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Chief Executive Andy Gatcliffe expects Warrington Wolves to earn World Cup reward
WARRINGTON Wolves chief executive Andy Gatcliffe is confident there will be benefit for the club as a result of a successful Rugby League World Cup.
The Halliwell Jones Stadium welcomed lots of new faces in the stands among the huge attendances for the two games it staged.
An increasing interest from previous non-regulars to now attend Wolves matches would be an obvious gain for the club but it may take time for the domino effect to show itself.
The part season ticket currently available for six games and the club’s community coaches will have a part to play.
“As a club, we’ve got to use the excitement of the World Cup - all the build up and everything that came with it - to try and sell Warrington Wolves and The Halliwell Jones Stadium,” said the Wolves boss.
“You don’t necessarily go from watching one or two World Cup games to possibly buying a full season ticket in one go.
“They’ve tried it, they liked the atmosphere, and maybe buying a part season ticket is a way forward.
“But we’ve also got to get out there, and this is where our own community development coaches can be involved in schools promotions.
“They can remind everyone of the excitement of the World Cup and on the back of that say here’s an offer for going to a game in the new season.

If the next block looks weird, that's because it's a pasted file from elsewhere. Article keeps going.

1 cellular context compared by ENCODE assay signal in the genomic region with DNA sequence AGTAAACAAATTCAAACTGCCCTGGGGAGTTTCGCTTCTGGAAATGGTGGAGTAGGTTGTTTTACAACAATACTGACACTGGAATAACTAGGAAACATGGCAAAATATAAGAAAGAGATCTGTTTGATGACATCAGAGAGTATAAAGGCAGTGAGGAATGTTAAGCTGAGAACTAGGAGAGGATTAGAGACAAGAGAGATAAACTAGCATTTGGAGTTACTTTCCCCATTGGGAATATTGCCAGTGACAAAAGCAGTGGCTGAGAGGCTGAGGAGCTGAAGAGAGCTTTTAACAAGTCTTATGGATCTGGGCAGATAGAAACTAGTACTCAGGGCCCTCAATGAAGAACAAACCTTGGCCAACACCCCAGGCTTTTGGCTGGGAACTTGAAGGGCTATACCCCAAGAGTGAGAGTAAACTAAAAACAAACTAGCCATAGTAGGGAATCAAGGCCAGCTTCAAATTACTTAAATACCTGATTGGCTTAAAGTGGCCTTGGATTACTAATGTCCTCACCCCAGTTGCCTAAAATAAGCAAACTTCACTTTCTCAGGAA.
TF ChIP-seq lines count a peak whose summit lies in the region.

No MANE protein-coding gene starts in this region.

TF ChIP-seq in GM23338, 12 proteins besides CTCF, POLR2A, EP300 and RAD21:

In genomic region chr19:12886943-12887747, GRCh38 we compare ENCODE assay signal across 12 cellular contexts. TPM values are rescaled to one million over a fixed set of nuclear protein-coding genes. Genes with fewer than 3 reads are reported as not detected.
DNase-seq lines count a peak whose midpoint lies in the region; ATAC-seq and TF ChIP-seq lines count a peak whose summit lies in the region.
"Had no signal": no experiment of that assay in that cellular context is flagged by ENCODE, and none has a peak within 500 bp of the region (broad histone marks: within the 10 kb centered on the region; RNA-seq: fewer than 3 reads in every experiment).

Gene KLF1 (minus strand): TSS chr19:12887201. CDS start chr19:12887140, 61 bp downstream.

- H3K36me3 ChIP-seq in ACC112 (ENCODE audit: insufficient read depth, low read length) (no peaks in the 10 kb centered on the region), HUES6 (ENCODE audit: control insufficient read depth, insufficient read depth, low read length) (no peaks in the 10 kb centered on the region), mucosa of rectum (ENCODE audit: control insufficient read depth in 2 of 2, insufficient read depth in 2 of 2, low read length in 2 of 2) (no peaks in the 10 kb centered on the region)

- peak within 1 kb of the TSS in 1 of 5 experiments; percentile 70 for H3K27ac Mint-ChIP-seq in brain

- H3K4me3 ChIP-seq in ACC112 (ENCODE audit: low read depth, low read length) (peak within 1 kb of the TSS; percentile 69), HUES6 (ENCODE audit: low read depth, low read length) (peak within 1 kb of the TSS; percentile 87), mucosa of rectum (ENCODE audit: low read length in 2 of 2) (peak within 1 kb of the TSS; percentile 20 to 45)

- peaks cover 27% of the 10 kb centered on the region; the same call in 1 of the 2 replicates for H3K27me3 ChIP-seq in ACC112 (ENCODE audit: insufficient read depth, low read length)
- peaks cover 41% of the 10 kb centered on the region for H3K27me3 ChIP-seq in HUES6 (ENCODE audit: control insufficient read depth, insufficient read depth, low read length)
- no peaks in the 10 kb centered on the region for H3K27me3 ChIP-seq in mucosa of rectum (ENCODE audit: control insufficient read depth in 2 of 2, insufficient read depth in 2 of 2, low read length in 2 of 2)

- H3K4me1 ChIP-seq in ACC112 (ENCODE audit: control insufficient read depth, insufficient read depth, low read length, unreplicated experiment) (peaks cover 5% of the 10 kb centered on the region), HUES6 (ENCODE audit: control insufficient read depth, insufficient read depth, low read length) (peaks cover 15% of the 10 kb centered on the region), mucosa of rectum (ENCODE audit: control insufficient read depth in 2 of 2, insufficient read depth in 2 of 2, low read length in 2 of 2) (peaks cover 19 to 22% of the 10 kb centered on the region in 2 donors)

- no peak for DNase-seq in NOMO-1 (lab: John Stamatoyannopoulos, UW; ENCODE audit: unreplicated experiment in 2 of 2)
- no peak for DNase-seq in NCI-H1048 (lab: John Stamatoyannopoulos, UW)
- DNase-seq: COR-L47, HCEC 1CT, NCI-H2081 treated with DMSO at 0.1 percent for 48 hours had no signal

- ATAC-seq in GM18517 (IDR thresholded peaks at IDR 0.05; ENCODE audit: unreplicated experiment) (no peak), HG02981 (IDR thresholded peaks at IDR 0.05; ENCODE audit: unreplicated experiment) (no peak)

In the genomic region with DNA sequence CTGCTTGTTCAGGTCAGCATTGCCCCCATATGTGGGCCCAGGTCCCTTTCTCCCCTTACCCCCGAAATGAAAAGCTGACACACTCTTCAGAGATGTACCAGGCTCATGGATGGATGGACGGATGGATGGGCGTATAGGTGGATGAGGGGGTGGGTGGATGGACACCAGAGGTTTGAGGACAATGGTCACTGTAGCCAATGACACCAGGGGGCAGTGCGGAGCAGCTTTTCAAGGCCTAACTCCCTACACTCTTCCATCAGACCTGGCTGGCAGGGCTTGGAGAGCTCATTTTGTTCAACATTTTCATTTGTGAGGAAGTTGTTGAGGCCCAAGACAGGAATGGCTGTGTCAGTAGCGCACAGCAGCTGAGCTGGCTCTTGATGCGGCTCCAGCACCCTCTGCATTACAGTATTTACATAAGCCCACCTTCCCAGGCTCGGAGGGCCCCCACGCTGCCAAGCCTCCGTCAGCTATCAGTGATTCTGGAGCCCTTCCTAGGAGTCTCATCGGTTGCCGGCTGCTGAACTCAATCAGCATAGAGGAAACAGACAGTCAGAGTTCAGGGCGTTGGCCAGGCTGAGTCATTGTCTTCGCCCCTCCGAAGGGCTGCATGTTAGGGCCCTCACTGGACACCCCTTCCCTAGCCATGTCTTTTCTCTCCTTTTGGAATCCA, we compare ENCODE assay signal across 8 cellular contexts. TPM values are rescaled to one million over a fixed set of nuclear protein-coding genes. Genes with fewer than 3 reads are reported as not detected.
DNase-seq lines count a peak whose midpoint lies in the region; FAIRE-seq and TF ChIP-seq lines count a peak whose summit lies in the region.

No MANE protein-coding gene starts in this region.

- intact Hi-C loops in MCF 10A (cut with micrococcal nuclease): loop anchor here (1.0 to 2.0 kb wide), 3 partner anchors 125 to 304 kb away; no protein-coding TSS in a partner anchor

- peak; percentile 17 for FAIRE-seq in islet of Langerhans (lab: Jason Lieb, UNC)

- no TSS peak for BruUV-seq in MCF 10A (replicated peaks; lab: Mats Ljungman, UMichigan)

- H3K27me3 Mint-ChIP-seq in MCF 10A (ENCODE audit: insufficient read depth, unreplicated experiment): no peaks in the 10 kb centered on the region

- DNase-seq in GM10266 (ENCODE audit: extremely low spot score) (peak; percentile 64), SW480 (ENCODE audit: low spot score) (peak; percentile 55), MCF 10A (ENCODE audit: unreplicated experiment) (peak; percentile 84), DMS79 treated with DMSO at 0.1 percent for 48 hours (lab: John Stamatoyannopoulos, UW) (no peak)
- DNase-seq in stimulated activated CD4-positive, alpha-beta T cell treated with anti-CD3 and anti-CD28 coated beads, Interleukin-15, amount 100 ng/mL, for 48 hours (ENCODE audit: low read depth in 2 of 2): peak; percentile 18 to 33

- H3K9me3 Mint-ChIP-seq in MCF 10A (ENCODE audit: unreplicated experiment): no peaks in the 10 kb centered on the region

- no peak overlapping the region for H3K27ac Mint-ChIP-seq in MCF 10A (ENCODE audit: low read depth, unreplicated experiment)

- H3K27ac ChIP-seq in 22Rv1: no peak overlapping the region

“We’ve got to plan all that. Legacy is an easy word but it’s hard to create in a lot of cases. However, we’re going to work hard on doing so.”
He also highlighted the positive profile the stadium and town received from hosting the group match between Samoa and New Zealand as well as the quarter final between Samoa and Fiji, both being shown on television in nearly 60 countries as well as attracting supporters from long distances who may now develop their interest in the sport.
Gatcliffe said there is strength in the continuing partnership with those involved in hosting World Cup games in Warrington - the council, LiveWire, hotels and Virgin Trains - while reporting the event ‘brought circa £2.75m to the borough economy’.
“There’s absolutely no question it’s been worthwhile and you don’t always see benefits straight away,” he said.
“There will be some, of course, and we’ve got to make sure that happens and build on it.”
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